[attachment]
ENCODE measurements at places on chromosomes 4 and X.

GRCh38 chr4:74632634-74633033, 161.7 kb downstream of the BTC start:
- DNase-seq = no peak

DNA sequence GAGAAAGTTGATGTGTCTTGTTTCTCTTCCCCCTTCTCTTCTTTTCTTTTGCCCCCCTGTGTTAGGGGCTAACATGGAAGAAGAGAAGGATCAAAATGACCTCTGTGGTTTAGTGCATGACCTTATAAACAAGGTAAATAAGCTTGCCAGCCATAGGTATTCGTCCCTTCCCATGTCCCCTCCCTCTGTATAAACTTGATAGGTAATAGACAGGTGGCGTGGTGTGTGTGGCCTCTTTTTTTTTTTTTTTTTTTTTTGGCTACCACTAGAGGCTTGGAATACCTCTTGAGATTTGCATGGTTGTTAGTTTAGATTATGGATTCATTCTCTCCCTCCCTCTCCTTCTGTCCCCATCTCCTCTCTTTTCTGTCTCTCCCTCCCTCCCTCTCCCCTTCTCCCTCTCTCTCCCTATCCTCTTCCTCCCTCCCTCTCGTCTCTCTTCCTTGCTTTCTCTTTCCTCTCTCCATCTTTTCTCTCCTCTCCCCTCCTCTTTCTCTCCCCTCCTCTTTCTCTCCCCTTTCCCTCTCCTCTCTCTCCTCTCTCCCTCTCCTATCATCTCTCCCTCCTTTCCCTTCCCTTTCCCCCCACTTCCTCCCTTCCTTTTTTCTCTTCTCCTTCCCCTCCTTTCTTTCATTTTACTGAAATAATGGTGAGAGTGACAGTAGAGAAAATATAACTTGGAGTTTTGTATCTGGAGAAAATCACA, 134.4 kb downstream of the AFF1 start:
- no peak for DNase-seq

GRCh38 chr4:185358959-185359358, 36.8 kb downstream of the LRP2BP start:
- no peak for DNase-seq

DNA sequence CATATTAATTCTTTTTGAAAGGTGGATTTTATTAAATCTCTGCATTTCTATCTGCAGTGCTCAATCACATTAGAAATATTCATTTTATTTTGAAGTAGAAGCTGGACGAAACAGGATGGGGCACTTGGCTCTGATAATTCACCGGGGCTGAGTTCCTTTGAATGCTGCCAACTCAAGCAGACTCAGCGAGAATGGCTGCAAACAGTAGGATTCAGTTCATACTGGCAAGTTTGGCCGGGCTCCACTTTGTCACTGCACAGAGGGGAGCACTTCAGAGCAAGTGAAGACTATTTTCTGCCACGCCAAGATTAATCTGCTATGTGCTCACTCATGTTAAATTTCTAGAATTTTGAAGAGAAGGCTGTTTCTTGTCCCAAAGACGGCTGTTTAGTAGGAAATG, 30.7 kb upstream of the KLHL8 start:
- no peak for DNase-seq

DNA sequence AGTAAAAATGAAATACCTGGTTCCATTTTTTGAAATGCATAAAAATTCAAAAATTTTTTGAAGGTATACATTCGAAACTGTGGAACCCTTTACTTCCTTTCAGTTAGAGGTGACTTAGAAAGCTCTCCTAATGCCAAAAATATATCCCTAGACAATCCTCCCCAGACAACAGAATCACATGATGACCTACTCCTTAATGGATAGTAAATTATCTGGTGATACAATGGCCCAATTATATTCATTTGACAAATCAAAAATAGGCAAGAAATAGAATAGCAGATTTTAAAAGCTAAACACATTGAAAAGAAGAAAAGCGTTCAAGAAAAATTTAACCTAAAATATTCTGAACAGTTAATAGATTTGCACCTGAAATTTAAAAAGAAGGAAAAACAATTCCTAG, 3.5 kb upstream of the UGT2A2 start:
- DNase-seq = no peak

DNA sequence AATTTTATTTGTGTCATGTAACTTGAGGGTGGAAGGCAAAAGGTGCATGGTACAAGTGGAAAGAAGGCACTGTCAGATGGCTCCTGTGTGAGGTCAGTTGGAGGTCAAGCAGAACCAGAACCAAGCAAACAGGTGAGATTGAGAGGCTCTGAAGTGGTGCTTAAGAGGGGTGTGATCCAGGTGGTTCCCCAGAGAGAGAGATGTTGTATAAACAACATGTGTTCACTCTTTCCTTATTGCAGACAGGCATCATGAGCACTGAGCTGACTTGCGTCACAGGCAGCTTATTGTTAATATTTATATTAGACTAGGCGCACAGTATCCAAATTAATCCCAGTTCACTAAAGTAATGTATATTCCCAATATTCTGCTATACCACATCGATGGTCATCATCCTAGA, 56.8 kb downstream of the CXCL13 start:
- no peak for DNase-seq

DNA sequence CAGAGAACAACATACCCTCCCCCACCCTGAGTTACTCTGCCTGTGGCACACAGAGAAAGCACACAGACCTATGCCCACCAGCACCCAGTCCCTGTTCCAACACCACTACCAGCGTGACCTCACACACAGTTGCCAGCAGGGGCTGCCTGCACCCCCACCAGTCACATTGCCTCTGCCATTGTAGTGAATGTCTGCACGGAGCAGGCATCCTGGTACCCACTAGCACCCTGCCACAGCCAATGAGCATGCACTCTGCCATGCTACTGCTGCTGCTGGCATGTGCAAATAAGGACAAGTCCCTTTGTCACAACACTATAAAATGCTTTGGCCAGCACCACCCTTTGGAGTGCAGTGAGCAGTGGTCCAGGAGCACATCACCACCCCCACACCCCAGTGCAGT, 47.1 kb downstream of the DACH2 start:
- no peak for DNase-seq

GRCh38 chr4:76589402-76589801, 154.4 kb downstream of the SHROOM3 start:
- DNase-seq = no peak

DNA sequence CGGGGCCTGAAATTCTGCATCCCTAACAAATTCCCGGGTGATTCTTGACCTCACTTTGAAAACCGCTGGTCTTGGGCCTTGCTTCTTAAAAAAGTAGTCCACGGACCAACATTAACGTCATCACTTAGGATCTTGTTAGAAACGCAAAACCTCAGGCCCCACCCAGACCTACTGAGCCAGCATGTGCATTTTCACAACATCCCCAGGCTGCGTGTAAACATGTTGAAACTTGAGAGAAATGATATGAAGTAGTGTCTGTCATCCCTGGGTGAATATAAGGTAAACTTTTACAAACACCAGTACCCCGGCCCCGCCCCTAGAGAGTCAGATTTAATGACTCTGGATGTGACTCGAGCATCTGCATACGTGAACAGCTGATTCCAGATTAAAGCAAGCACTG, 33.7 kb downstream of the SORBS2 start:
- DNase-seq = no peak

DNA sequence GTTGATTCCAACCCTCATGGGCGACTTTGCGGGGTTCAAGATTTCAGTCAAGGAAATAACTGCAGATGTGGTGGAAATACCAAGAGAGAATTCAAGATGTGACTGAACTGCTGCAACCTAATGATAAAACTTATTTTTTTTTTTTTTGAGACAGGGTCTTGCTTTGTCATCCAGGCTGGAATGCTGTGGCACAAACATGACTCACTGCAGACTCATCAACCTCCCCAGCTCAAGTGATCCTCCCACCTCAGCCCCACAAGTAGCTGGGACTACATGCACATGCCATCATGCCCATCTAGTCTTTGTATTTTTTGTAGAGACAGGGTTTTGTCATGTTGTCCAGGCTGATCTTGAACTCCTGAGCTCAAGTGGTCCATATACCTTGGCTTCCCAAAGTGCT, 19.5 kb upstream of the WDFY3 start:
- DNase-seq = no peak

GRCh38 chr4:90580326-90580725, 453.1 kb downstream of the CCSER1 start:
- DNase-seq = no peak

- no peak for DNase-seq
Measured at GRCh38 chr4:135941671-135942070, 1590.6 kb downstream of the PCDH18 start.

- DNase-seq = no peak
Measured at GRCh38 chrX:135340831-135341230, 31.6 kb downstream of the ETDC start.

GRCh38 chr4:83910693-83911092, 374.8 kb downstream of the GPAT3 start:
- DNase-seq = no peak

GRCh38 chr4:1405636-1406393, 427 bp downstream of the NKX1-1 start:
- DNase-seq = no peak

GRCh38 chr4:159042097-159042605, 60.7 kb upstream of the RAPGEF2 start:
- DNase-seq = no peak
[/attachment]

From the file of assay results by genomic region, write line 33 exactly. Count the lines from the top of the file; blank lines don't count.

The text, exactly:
- DNase-seq = no peak